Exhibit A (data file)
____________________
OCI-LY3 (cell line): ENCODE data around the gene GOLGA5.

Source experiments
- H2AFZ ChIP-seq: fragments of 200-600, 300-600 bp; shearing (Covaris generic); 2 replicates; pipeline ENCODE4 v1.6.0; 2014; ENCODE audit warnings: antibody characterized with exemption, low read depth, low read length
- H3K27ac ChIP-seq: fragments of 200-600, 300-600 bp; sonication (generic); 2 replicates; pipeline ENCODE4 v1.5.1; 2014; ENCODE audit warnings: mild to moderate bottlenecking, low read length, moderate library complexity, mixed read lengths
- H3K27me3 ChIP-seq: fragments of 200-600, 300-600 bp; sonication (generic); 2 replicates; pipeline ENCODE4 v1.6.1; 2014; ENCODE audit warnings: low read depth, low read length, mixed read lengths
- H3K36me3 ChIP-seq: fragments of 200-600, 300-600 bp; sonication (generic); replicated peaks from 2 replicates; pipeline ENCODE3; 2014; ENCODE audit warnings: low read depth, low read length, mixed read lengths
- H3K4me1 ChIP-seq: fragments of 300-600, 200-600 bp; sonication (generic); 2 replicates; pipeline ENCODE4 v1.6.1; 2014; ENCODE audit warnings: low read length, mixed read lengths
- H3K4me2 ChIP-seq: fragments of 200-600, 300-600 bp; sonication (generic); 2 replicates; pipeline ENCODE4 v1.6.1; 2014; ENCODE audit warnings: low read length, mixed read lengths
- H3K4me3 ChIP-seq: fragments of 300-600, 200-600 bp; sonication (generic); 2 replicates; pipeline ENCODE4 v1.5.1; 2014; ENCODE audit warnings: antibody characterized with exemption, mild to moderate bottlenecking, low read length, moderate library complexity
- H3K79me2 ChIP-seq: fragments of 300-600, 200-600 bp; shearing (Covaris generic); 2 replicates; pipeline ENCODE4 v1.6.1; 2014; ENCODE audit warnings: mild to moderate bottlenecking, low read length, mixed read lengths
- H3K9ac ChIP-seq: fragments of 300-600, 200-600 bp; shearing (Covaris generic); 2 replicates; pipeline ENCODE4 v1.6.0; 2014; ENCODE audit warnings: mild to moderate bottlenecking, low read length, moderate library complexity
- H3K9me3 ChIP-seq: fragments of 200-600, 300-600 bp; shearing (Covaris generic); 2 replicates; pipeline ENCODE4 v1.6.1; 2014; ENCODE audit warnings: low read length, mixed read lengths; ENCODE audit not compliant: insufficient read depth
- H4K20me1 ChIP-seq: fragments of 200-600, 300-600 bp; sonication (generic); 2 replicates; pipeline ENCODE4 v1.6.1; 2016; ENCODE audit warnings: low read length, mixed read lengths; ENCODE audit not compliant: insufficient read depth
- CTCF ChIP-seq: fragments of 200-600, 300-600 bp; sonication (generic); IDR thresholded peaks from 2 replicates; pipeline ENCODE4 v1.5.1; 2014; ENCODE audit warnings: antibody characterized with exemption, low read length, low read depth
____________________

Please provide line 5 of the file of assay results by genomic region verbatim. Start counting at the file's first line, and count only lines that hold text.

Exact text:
- H3K27me3 ChIP-seq: fragments of 200-600, 300-600 bp; sonication (generic); 2 replicates; pipeline ENCODE4 v1.6.1; 2014; ENCODE audit warnings: low read depth, low read length, mixed read lengths